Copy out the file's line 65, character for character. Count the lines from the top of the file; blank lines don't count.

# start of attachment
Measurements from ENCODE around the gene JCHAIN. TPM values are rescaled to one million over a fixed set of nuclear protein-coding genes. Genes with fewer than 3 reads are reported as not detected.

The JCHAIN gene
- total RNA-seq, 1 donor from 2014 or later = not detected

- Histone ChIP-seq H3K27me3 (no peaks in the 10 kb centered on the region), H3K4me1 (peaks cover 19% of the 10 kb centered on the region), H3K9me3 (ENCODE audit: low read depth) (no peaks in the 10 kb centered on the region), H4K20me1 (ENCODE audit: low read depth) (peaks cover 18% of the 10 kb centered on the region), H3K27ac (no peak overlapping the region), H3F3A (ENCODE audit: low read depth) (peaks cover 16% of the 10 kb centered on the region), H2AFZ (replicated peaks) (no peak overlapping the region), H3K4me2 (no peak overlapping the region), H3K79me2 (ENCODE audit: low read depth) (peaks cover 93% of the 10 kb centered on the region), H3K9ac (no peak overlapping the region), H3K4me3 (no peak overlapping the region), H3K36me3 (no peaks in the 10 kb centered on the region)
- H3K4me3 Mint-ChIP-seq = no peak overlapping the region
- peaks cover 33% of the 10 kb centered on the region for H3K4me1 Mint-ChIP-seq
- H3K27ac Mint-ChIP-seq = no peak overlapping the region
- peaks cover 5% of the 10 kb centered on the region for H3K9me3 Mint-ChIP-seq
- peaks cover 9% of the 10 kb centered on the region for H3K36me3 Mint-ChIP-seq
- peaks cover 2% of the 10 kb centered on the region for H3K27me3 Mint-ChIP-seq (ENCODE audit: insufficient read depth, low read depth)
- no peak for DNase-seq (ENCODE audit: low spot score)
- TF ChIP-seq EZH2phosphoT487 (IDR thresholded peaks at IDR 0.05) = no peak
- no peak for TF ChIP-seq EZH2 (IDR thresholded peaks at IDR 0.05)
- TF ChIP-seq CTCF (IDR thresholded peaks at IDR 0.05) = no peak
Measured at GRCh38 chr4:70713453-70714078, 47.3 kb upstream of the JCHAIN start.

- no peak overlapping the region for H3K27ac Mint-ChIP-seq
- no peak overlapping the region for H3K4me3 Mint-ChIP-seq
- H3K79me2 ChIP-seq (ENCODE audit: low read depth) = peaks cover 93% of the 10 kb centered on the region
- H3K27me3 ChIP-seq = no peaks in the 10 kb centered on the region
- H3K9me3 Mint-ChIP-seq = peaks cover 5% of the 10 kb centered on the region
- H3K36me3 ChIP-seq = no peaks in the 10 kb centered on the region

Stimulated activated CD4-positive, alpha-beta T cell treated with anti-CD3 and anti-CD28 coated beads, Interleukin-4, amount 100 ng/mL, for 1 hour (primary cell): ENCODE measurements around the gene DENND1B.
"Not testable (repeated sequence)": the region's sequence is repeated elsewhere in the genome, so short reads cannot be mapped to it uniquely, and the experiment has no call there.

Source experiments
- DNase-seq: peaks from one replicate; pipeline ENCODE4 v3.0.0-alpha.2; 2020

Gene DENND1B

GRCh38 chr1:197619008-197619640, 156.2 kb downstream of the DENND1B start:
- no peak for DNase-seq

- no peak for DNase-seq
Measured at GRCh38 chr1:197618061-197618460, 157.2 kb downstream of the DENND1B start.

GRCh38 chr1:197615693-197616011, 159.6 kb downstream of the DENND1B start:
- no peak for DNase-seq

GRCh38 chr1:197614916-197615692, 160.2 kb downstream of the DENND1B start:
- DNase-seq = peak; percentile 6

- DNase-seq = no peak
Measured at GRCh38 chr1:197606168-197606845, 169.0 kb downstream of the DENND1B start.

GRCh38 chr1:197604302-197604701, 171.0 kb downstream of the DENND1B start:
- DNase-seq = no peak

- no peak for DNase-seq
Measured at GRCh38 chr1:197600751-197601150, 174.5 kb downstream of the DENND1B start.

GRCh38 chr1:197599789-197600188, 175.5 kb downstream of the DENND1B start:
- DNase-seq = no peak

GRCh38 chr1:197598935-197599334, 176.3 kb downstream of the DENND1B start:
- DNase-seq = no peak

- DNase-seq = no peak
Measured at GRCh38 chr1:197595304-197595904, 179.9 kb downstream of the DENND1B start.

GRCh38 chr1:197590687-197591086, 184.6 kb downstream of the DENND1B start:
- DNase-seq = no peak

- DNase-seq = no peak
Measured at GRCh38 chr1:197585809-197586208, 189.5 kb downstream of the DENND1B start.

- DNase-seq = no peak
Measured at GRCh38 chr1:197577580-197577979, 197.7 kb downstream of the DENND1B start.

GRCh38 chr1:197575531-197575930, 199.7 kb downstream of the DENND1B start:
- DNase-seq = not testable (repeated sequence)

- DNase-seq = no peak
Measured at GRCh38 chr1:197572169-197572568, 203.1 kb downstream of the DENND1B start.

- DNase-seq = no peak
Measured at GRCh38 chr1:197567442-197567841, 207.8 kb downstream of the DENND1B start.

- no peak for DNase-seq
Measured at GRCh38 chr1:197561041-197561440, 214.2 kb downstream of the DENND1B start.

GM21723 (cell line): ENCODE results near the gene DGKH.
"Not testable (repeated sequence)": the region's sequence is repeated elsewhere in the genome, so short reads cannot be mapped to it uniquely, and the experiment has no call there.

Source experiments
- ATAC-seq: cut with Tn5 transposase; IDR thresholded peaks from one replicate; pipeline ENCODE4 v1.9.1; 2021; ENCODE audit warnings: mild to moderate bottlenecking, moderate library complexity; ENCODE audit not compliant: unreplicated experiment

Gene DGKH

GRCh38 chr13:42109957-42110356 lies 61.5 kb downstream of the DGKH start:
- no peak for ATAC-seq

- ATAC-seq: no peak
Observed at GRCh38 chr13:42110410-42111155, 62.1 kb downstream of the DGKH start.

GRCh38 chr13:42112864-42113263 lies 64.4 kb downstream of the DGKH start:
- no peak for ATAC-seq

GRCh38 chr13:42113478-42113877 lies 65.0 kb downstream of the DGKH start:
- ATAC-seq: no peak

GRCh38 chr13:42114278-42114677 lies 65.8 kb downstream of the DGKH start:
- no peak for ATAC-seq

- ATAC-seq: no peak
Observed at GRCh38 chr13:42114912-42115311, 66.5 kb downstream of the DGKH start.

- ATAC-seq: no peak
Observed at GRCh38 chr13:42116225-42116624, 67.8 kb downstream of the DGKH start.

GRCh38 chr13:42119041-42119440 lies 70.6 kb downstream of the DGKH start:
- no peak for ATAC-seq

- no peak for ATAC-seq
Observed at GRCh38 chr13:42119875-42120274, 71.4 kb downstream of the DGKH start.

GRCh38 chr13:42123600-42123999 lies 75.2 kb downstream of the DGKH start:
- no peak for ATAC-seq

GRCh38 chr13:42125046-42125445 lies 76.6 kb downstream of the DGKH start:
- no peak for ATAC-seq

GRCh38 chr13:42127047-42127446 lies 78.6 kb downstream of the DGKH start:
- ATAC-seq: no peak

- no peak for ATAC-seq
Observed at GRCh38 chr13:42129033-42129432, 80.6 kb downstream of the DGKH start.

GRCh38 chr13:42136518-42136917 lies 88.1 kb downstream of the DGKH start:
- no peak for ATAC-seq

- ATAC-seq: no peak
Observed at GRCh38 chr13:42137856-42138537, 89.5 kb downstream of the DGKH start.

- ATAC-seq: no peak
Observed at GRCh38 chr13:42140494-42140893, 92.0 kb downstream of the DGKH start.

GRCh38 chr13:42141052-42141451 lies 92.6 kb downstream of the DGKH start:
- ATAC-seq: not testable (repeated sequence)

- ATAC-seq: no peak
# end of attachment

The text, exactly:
Gene DGKH